LJ Index: Too Much Too Late

March 3, 2009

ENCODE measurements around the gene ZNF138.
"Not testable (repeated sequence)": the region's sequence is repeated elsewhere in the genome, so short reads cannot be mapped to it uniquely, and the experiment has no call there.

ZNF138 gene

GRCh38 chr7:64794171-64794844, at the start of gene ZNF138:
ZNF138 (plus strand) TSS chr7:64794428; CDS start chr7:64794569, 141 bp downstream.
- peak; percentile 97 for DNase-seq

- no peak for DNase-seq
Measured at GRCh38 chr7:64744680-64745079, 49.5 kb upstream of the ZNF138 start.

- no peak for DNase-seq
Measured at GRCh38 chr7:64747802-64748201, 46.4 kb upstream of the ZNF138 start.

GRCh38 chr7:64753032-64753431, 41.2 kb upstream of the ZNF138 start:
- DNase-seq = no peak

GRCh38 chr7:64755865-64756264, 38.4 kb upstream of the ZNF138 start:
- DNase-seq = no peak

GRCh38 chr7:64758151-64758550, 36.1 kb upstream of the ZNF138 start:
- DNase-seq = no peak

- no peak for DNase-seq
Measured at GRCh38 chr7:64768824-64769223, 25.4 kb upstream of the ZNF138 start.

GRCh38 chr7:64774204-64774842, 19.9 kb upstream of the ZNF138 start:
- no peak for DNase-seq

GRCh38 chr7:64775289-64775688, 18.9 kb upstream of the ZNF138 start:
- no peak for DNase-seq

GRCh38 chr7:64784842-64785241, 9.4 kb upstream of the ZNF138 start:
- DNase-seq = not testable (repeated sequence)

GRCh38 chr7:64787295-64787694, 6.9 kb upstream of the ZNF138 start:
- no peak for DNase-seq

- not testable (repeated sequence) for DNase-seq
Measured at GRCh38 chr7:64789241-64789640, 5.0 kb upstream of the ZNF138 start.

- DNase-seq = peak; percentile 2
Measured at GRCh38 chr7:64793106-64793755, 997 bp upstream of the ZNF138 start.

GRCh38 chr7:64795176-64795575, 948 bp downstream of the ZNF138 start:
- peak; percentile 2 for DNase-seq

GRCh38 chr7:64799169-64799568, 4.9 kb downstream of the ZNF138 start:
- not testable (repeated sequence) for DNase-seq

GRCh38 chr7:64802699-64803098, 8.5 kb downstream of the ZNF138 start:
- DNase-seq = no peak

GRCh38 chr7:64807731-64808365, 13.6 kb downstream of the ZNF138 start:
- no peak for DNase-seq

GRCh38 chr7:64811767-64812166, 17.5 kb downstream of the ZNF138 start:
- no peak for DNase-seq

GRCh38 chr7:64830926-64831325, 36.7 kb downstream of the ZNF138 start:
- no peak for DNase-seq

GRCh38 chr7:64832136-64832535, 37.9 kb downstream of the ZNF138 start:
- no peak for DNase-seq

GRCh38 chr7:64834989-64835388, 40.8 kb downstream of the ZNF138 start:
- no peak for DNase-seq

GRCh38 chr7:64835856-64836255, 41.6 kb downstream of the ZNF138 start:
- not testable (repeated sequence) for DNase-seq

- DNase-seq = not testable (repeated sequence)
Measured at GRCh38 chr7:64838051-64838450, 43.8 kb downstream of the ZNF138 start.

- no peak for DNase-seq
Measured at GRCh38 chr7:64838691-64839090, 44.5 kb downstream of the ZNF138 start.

Back in January 1999, American Libraries published the first installment of Tom Hennen's HAPLR Index, ranking America's public libraries using statistics collected by the Federal-State Cooperative System (FSCS). We made the decision to publish Hennen's study based on our assessment of his research and the conclusion that the rankings would be useful to the libraries that came out on top. We were careful to characterize the rankings as the work of an independent researcher, and the article was replete with caveats about the shortcomings of the FSCS data. "Data measurement cannot capture a friendly smile and warm greeting at the circulation desk," Hennen said at the time, "nor can data alone measure the excitement of a child at story time or a senior surfing the internet for the first time." At the 1999 Midwinter Meeting, John N. Berry, then Library Journal editor-in-chief, joked with me that he was wildly jealous that American Libraries had published the HAPLR Index, and wondered how we'd pulled it off. He knew, of course, that opposition from ALA's Office for Research and Statistics (and just about everyone else in the building) would be strong to publishing anything that sent even the hint of ALA rating libraries, no matter how many times I insisted that the rankings were Hennen's work and Hennen's work alone (something we now call a "branding" issue). That said, we expected libraries to be able to use their rankings as a publicity hook for local media. And use them they did. I have never fielded as many media inquiries over an article in American Libraries as I did for the Hennen ratings. And to almost every reporter, I emphasized that these rankings were the result of an independent researcher and not ratings by the American Library Association. Now, 10 years later, here comes Library Journal with the "LJ Index of Public Library Service," a new ranking system that LJ Editor-in-Chief Francine Fialkoff announces in a headline is "Better Than Hennen" and dubs "America's Star Libraries." Following a build-up that lasted longer than the last U.S. presidential campaign, the new database (sponsored by Baker & Taylor's Bibliostat) claims to be "an index of public library service output only…determined equally by four related per capita output indicators: visits, circulation, program attendance, and public internet computer use." Fialkoff says the index creators, Keith Lance and Ray Lyons, claim that "by combining and weighting so many variables, from input stats like funding to output data like circulation, the [Hennen] rankings obscured the most important measure of all: public service." I talked with Tom Hennen this morning about the new rankings (which take up eight pages in the February 15 issue of LJ ). "Imitation is the sincerest form of flattery," he laughed, but he also said he was "perplexed" by many of the claims that Lance and Lyons make for the superiority of their system. "They make a big point of saying my weighting of the factors is arbitrary," Hennen said, " but not weighting them is just as arbirtrary because they end up saying that visits, circulation, electronic resource use, and program attendance are all of equal weight, which is in itself a value judgement." Hennen also noted that Lance once said that the right way to rank is "to figure out what it takes to make a good library and use those elements and not just take readily available elements and turned them into an index." But readily available elements are precisely what he and Lyons have used. There are many differences between the HAPLR rankings and the LJ Index, Hennen told me, "but the fundamental difference is that HAPLR includes input measures while the LJ Index does not. The LJ Index looks at only one side of the library service equation, while HAPLR looks at both sides." The new index winds up saying that input measures such as staffing, materials budget, and funding levels are not essential to the measurement of the all-important output: public service. I'll leave further comparisons and criticisms of the methodology to the statisticians, but I will say that after 10 years of criticism, Hennen's major detractors have come up with a ranking system that adds little to our understanding of what makes a public library successful. They have both been after me for years to renounce Hennen and publish a superior system of their design instead. Library Journal has figured out how to turn their criticism into a competing system; however carefully constructed, the new system seems like too much fuss way too late. At a time of alarming economic uncertainty, how a public library ranks in a new survey may be the least of its concerns. And at a time when statistical studies are clearly much better suited for electronic publication than print, dumping money into yet another ranking of America's public libraries' performance three years ago (2006 is the latest data available) seems much less important than advocating for their future, and this new system has landed on my desk with a dull thud.